For example, when hepatitis B patients have an overabundance of certain fungi in their mycobiome—namely Candida and Saccharomyces—their symptoms are worse, Ghannoum notes. “We are colonized by fungi every day, and most of the time it’s no problem,” Netea adds. “However, there are certain situations when fungi get opportunistic and pathogenic—often when we are harming our microbiome with antibiotics or when we are harming our immune system with chemotherapy or immunosuppressive drugs.” Fungi for good and bad In the past, most studies focused on the exploitative nature of these microorganisms. “We know a lot about pathogenic fungi” but much less about the fungi with which we live in harmony, Auchtung says. For example, there’s been a lot of work studying Candida albicans, a common fungus found in and on humans that has a tendency to behave badly: It causes thrush in the mouth, yeast infections in the vaginal tract, and life-threatening invasions of the bloodstream.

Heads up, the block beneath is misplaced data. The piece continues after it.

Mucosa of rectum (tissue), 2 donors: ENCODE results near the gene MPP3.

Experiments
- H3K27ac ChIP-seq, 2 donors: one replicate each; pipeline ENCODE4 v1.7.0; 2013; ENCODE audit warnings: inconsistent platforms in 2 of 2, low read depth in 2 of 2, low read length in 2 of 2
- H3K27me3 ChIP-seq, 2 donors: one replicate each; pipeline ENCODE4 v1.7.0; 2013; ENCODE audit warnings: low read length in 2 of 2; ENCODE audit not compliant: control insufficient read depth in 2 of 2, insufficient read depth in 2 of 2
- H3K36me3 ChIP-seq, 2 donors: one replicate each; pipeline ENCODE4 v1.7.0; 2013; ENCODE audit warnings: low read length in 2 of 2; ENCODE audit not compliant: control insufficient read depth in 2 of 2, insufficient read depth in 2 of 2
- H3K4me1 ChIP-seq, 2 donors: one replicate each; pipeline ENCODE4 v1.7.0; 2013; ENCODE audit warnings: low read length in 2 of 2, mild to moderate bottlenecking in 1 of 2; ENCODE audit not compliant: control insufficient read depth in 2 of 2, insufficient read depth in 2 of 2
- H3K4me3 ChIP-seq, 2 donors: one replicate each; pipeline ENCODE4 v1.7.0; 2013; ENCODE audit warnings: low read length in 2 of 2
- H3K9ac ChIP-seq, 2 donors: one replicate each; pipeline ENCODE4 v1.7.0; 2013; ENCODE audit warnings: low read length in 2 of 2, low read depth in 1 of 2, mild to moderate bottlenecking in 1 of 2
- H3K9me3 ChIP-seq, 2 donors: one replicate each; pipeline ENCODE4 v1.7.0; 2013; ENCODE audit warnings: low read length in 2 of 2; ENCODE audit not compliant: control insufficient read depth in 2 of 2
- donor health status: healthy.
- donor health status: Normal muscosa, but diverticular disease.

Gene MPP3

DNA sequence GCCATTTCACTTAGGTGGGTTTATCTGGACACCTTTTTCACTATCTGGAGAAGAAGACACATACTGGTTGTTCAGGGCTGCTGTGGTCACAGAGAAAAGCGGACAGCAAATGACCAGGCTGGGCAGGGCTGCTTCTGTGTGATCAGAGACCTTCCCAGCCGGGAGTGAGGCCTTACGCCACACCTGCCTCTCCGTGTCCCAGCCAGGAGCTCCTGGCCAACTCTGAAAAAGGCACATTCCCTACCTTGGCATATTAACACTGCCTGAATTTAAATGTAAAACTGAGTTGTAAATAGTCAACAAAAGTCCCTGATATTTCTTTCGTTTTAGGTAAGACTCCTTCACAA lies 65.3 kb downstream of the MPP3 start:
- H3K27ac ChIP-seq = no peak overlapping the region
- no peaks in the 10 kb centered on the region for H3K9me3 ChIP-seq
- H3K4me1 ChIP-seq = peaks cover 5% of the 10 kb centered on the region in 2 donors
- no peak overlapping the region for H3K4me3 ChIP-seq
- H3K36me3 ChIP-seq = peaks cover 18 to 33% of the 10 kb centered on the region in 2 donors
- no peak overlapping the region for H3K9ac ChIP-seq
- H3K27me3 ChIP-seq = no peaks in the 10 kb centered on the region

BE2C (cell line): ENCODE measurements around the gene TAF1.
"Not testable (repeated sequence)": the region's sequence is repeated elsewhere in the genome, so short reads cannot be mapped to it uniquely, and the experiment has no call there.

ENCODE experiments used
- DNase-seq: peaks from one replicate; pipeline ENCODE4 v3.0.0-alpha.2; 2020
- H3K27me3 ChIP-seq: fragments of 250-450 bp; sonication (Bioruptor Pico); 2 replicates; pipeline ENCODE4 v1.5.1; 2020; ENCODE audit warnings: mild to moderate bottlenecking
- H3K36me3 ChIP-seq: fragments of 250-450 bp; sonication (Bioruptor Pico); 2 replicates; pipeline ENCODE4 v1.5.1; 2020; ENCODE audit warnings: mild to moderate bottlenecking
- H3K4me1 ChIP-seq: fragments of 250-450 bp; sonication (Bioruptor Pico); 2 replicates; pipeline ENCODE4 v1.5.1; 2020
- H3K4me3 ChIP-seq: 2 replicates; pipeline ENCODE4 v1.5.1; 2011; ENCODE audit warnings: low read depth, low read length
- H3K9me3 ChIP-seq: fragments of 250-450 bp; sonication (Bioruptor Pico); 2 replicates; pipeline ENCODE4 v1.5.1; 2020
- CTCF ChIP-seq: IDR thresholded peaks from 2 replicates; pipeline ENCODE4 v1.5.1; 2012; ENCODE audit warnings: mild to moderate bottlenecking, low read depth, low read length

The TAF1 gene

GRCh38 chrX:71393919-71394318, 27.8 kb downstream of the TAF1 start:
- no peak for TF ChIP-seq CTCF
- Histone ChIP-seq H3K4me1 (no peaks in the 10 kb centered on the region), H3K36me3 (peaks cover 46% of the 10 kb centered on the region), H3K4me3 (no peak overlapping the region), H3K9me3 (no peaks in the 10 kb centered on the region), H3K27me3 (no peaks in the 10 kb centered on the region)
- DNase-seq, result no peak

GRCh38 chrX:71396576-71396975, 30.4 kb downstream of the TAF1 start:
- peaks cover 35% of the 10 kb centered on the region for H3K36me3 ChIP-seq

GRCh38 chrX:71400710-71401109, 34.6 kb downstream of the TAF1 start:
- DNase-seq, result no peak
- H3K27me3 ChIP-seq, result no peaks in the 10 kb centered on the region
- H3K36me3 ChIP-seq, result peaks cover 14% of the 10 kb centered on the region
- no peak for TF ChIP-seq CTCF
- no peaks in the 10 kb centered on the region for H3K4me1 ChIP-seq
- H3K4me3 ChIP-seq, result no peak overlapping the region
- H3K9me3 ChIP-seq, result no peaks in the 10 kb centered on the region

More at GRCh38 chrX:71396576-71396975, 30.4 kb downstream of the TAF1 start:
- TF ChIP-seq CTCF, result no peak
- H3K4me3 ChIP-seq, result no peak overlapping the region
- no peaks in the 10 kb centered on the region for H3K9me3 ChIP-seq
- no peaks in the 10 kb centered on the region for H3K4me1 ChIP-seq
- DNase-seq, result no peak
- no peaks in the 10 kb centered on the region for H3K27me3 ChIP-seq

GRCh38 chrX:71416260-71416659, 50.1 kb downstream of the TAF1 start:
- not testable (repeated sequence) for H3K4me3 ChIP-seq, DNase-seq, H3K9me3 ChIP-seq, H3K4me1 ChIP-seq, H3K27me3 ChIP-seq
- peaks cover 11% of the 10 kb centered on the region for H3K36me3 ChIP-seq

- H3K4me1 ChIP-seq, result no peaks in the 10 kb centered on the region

by Sarah Everts |
July 25, 2016